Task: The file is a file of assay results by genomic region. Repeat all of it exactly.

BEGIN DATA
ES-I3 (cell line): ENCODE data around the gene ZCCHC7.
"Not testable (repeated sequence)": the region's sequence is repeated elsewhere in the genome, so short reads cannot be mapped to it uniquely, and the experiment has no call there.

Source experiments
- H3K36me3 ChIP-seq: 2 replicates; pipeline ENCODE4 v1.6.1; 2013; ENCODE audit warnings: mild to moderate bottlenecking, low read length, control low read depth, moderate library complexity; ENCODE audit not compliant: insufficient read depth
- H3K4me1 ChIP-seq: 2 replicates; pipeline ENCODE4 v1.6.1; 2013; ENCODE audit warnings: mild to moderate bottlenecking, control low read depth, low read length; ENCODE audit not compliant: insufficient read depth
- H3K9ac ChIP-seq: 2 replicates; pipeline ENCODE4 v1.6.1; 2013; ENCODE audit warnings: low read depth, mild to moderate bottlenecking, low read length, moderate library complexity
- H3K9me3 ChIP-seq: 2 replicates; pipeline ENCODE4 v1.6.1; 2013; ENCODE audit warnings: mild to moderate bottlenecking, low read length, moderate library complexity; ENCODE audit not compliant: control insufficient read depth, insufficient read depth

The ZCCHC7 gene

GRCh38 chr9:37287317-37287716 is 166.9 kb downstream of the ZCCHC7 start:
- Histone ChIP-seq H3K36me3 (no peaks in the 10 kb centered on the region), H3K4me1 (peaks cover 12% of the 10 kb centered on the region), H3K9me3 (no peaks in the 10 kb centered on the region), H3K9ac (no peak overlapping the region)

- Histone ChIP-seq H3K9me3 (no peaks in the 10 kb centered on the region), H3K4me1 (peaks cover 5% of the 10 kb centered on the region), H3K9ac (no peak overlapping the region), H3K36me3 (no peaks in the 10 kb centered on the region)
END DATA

ES-I3 (cell line): ENCODE data around the gene ZCCHC7.
"Not testable (repeated sequence)": the region's sequence is repeated elsewhere in the genome, so short reads cannot be mapped to it uniquely, and the experiment has no call there.

Source experiments
- H3K36me3 ChIP-seq: 2 replicates; pipeline ENCODE4 v1.6.1; 2013; ENCODE audit warnings: mild to moderate bottlenecking, low read length, control low read depth, moderate library complexity; ENCODE audit not compliant: insufficient read depth
- H3K4me1 ChIP-seq: 2 replicates; pipeline ENCODE4 v1.6.1; 2013; ENCODE audit warnings: mild to moderate bottlenecking, control low read depth, low read length; ENCODE audit not compliant: insufficient read depth
- H3K9ac ChIP-seq: 2 replicates; pipeline ENCODE4 v1.6.1; 2013; ENCODE audit warnings: low read depth, mild to moderate bottlenecking, low read length, moderate library complexity
- H3K9me3 ChIP-seq: 2 replicates; pipeline ENCODE4 v1.6.1; 2013; ENCODE audit warnings: mild to moderate bottlenecking, low read length, moderate library complexity; ENCODE audit not compliant: control insufficient read depth, insufficient read depth

The ZCCHC7 gene

GRCh38 chr9:37287317-37287716 is 166.9 kb downstream of the ZCCHC7 start:
- Histone ChIP-seq H3K36me3 (no peaks in the 10 kb centered on the region), H3K4me1 (peaks cover 12% of the 10 kb centered on the region), H3K9me3 (no peaks in the 10 kb centered on the region), H3K9ac (no peak overlapping the region)

- Histone ChIP-seq H3K9me3 (no peaks in the 10 kb centered on the region), H3K4me1 (peaks cover 5% of the 10 kb centered on the region), H3K9ac (no peak overlapping the region), H3K36me3 (no peaks in the 10 kb centered on the region)